The largest of four housing projects proposed to be built next to the future Omni Hotel was chosen Wednesday by the Oklahoma City Urban Renewal Authority as it proceeds with an unprecedented effort to build a public parking garage wrapped with apartments and retail.
The winning team, Rose Rock Development Partners, was chosen unanimously as conditional developer for the city-owned southwest corner of E.K. Gaylord Boulevard and the Oklahoma City Boulevard.
The $53 million Boulevard Place is designed at eight stories tall with 241 apartments, while the competing proposals were all five stories or less with 192 to 221 residences.
“This is going to be an eight-story, steel frame building,” said Tim Strange, who is leading the development with partner Steven Watts. “It’s a big-league building for a big-league city.”
The design by FSB, meanwhile, is in complimentary color scheme and pattern as the neighboring Omni Hotel while the other designs were distinctly different.
“We were asked to design an iconic apartment building,” said John Semtner, project architect with FSB. “It sits among other icons, the arena, the convention center and the Omni. And we needed something to sit among those icons. We need something that will bring people in, not a place where people will go, but where people will live.”
Storefronts will face the boulevard with total commercial space totaling 22,000 square feet.
The 261,000-square-foot tower will include a two-story, 10,700-square-foot rooftop terrace with a swimming pool, kitchen and fitness center. Other amenities will include multiple outdoor kitchens and an indoor tenant lounge.
In response to a request by the Urban Renewal Authority, the project includes a 5,200-square-foot day care center and a 3,200-square-foot playground, both of which will have secured entrances. Bill Pierquet, senior vice president of school development for Primrose Schools, confirmed one of its local day care operators is in talks with Rose Rock to run the day care.
“We already have 18 schools in urban environments,” Pierquet said. “We find demand is very high and supply is very low in these markets. Primrose is definitely interested in opening in downtown Oklahoma City. It is like other cities across the country attracting families and workers who want urban living.”
The development design and the percentage of affordable housing units may change during negotiations authorized on Wednesday. The project currently proposes 62 studio units, 128 one-bedroom apartments, 41 two-bedroom apartments and 10 three-bedroom apartments.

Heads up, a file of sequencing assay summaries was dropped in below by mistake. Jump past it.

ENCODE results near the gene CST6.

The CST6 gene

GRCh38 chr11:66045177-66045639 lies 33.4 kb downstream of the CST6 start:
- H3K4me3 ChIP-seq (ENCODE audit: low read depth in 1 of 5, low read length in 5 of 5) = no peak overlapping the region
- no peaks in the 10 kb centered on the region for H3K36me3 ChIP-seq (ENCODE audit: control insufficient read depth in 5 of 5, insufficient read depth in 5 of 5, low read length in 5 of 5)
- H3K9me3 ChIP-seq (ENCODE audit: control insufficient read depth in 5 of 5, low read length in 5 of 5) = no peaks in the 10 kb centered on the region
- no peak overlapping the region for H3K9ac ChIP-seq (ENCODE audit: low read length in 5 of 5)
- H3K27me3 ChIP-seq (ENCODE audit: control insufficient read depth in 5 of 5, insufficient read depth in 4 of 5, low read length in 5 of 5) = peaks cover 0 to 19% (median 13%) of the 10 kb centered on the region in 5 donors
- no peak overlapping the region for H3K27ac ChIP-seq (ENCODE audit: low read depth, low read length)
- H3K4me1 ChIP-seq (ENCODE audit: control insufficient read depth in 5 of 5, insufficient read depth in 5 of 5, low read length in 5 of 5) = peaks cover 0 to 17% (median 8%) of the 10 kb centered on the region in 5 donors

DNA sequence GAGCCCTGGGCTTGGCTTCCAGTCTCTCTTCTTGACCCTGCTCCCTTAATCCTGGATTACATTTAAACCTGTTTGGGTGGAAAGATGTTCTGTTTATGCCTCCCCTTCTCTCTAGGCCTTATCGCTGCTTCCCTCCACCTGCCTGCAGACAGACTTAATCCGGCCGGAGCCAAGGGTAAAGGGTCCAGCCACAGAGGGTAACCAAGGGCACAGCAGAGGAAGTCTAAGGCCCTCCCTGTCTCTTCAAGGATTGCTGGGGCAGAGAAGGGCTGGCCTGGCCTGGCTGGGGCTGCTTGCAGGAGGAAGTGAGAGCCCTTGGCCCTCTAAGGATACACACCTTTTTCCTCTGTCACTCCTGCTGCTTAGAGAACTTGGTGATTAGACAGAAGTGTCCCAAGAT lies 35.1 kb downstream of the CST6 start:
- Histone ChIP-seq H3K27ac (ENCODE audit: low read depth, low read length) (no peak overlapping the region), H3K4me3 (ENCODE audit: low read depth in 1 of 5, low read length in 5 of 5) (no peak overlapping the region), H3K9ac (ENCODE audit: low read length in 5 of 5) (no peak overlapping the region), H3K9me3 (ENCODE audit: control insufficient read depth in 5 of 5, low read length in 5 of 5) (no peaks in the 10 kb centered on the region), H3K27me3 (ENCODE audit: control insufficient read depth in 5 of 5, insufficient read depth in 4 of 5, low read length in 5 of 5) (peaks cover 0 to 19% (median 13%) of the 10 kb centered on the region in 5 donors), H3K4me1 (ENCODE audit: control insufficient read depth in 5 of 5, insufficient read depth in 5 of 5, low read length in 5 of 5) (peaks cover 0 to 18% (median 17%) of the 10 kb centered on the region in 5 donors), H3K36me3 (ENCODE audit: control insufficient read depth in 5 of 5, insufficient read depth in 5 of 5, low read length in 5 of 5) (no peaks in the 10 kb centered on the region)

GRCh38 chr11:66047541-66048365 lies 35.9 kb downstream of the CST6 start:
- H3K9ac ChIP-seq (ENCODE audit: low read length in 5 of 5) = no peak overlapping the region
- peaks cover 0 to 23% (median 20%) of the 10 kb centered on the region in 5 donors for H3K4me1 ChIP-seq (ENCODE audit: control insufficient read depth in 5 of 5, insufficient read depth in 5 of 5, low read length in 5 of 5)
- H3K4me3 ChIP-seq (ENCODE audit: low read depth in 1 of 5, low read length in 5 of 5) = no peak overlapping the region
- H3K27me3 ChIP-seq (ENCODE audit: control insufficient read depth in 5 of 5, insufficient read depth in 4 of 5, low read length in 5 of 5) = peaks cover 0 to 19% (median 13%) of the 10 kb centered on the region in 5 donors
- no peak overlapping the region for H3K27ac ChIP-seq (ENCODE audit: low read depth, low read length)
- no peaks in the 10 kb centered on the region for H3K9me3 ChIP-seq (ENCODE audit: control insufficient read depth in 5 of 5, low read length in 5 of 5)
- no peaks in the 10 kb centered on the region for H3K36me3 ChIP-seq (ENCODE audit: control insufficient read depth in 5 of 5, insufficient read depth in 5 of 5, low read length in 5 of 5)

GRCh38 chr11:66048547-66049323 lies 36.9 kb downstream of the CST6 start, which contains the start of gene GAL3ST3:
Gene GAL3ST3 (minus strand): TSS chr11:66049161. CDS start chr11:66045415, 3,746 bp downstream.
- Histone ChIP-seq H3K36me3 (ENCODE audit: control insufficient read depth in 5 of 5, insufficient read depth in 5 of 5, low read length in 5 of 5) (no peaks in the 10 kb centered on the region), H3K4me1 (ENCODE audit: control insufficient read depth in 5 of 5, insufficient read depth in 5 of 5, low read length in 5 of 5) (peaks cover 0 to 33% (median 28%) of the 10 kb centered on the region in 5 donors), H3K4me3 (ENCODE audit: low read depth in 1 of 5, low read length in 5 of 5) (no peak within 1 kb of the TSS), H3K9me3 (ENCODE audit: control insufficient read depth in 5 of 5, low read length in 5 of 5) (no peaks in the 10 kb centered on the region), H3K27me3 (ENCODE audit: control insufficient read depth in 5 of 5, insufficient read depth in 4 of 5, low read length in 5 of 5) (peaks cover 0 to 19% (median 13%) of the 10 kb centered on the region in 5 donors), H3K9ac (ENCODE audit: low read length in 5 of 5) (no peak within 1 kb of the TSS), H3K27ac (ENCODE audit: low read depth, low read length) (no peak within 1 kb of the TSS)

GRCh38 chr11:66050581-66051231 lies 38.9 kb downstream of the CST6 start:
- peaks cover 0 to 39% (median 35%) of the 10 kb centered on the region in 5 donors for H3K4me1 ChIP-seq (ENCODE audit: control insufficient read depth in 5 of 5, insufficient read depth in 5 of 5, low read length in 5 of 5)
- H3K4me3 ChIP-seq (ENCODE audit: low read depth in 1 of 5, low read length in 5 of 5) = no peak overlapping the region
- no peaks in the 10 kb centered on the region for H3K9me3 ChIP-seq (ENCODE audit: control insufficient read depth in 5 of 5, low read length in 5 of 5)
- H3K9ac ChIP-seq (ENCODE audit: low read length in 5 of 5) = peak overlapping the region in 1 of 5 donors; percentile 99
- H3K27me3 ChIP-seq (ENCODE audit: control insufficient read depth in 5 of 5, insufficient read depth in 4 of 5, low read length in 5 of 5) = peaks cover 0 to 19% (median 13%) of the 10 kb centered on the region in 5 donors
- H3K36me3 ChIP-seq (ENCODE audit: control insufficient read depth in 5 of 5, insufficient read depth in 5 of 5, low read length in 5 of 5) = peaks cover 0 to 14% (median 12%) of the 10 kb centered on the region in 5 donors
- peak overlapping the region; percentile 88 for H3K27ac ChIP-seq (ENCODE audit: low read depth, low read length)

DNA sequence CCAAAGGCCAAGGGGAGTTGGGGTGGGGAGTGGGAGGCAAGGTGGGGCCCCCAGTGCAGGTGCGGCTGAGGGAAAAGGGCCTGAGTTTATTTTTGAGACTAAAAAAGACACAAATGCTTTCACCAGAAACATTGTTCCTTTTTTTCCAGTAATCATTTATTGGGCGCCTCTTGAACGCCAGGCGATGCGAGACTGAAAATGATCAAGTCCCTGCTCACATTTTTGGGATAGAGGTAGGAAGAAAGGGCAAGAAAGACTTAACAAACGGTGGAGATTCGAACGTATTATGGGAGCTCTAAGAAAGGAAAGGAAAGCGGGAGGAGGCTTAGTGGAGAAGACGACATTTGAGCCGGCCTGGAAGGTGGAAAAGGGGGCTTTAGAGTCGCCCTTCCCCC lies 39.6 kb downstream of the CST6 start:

The request for proposals issued by the Urban Renewal Authority also asked for a mix of affordable housing. The proposal currently includes a mix of units starting at $650 a month and efficiency apartments starting at $852 a month. The percentage of affordable housing is at 30 percent and Urban Renewal Commissioner Jim Tolbert added a guidance to Urban Renewal staff that they work with the developers to increase the number of affordable apartments.
The proposal currently includes the potential for seeking tax increment financing and is the only one of the four to qualify under Core to Shore downtown framework policy set by the city that requires any applicant in the area be at least seven stories high.
The Boulevard Place proposal currently does not request assistance from the $10 million passed by voters as part of an economic develop bond to help develop new affordable housing.
Strange said discussions are underway with the Department of Housing and Urban Development and that the development team is seeking to meet the agency’s green building standards.
Waiting to build
The site itself won’t be available until March 2019, which is when OGE Energy Corp. is set to move the data center currently on the block to a new location in northwest Oklahoma City. Construction started last week on the convention center and Omni is set to close on buying its adjoining block and starting construction later this year.
The project is unprecedented in that it teams up a privately developed and owned mixed-use tower with a public parking garage being financed by the city and designed by Anthony McDermid with TAP that will provide parking for the convention center, arena and Omni.